Previously claimed memory boosting font 'Sans Forgetica' does not actually boost memory
It was previously claimed that the font Sans Forgetica could enhance people's memory for information, however researchers from the University of Warwick and the University of Waikato, New Zealand, have found after carrying out numerous experiments that the font does not enhance memory.

Memory boost with just one look
HRL Laboratories, LLC, researchers have published results showing that targeted transcranial electrical stimulation during slow-wave sleep can improve metamemories of specific episodes by 20% after only one viewing of the episode, compared to controls.

VR is not suited to visual memory?!
Toyohashi university of technology researcher and a research team at Tokyo Denki University have found that virtual reality (VR) may interfere with visual memory.

The genetic signature of memory
Despite their importance in memory, the human cortex and subcortex display a distinct collection of 'gene signatures.' The work recently published in eNeuro increases our understanding of how the brain creates memories and identifies potential genes for further investigation.

How long does memory last? For shape memory alloys, the longer the better
Scientists captured live action details of the phase transitions of shape memory alloys, giving them a better idea how to improve their properties for applications.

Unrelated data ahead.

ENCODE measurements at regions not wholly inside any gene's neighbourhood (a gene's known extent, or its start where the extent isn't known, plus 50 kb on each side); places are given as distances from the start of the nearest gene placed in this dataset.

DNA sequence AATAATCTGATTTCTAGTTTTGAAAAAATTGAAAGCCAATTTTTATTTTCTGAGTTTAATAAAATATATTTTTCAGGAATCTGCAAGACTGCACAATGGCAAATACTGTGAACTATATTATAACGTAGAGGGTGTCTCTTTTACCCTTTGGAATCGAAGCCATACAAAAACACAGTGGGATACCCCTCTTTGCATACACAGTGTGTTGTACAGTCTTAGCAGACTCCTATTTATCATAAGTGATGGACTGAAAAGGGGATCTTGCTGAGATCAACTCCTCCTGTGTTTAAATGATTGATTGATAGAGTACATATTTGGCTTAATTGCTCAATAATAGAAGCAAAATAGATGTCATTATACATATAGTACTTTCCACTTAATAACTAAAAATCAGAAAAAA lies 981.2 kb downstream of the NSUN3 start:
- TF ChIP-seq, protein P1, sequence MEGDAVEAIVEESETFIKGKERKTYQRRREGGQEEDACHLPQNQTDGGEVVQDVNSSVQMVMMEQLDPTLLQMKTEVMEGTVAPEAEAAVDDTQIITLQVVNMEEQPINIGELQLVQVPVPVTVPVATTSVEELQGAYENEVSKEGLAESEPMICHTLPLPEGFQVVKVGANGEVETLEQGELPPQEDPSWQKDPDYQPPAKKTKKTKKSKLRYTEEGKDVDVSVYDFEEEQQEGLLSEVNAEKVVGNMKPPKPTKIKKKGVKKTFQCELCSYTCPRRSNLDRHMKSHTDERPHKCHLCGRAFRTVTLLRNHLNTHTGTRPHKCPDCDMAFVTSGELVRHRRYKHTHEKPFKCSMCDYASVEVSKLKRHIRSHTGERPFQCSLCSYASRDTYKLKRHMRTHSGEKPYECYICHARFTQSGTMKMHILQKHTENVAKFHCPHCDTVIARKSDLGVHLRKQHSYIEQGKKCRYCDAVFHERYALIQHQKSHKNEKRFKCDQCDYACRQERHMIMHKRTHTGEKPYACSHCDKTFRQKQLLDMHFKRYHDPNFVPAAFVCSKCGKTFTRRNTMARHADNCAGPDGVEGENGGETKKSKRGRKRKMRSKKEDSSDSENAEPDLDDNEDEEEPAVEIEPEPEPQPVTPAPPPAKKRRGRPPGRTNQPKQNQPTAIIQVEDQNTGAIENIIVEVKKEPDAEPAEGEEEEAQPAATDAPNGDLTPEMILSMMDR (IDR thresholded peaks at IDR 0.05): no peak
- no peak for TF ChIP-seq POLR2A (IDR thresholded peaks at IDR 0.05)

A NEAT discovery about memory
UAB researchers say over expression of NEAT1, an noncoding RNA, appears to diminish the ability of older brains to form memories.

Molecular memory can be used to increase the memory capacity of hard disks
Researchers at the University of Jyväskylä have taken part in an international British-Finnish-Chinese collaboration where the first molecule capable of remembering the direction of a magnetic above liquid nitrogen temperatures has been prepared and characterized.

Memory transferred between snails
Memories can be transferred between organisms by extracting ribonucleic acid (RNA) from a trained animal and injecting it into an untrained animal, as demonstrated in a study of sea snails published in eNeuro.

Read More: Memory News and Memory Current Events
Brightsurf.com is a participant in the Amazon Services LLC Associates Program, an affiliate advertising program designed to provide a means for sites to earn advertising fees by advertising and linking to Amazon.com.